While certainly a busy-looking display, packing in sub-dials for date, day, month, moonphase, and power reserve – as well as a four digit year aperture, there is enough acreage to the dial for it to all be nicely decipherable. Generous use of lume on the Arabic numerals and large Alpha hands, and an anti-reflective coating on both sides of the crystal, ensure easy readability as well. The flagship of the Spitfire fleet with a beauty of a movement, the ref. IW503601 is as technically impressive as it is striking to look at, and easily makes the list of our favorite IWC watches .
IWC Portugieser Automatic ref. IW500712
Significantly less complex than some of the other watches in the Portugieser collection, the ref. IW500712 is a classy take on a historic design, and one of our favorite IWC watches currently in production (Image: IWC).
In terms of being the most emblematic of the brand as a whole, the Big Pilot and Portugieser families are probably about tied. Both have extensive variants in their respective collections, with the latter all about refined sophistication and subtle elegance.
Originating way back in 1939, the line was instigated at the request of two Portuguese businessmen who wanted a large, clearly-legible wristwatch with the accuracy of a marine chronometer. Squeezing a pocket watch movement into an enormous (for the era) 43mm case, the first of the series introduced much of the design language that still typifies the Portugieser today.
IWC released the latest models in the 80-year-old range last June, with another stunning platinum perpetual calendar, and this – a suavely minimalistic automatic in stainless steel. Those key aesthetic elements are all still in evidence; the railway track chapter ring, applied Arabic numerals, the running seconds sub-dial, the achingly stylish, feuilles de sauge hands and the ultra-thin bezel, giving it a look that is even larger than its already generous, 42.3mm diameter would suggest.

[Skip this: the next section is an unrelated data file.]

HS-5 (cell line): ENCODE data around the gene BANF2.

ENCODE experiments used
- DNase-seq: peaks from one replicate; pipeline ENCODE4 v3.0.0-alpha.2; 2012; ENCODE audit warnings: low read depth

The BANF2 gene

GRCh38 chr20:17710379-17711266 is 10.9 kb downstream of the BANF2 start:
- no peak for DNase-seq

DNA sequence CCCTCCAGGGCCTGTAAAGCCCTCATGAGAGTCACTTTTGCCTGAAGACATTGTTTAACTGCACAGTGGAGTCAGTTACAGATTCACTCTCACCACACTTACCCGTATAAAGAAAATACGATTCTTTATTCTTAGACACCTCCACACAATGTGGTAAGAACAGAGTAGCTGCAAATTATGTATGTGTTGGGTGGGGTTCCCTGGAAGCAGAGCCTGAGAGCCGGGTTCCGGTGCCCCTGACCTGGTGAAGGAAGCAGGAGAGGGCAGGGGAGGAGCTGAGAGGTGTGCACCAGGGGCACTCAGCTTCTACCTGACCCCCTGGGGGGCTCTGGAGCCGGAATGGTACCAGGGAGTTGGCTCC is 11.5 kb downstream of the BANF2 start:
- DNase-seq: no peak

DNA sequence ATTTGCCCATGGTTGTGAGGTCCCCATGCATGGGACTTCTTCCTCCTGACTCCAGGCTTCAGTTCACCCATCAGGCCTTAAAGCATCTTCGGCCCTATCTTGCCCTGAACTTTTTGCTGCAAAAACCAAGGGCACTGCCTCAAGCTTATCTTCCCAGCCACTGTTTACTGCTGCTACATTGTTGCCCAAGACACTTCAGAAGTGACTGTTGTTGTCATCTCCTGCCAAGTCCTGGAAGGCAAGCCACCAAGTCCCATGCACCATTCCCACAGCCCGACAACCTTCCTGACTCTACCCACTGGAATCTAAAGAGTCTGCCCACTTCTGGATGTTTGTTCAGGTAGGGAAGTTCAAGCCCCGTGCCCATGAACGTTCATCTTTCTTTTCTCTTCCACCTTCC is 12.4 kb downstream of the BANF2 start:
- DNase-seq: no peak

A power reserve indicator sits at the three o’clock position on the silver-plated dial, marking the seven-day autonomy provided by another caliber in IWC’s own 52000 series, the Caliber 52010. Beating at 28,800vph, the 257-component movement, beautifully finished in Côtes de Genève, is again visible through the display caseback.
It is the latest in a six-model series of automatic watches, which also includes blue and black dial examples, as well as a pair of red gold editions, which represent the simplest iterations of the Portugieser name. Others in the collection include chronographs, minute repeaters, tourbillons, and a Grande Complication, which combines most of the others into one. The Portugieser Automatic harks back to the piece that started it all, and remains a signature work in the brand’s catalog.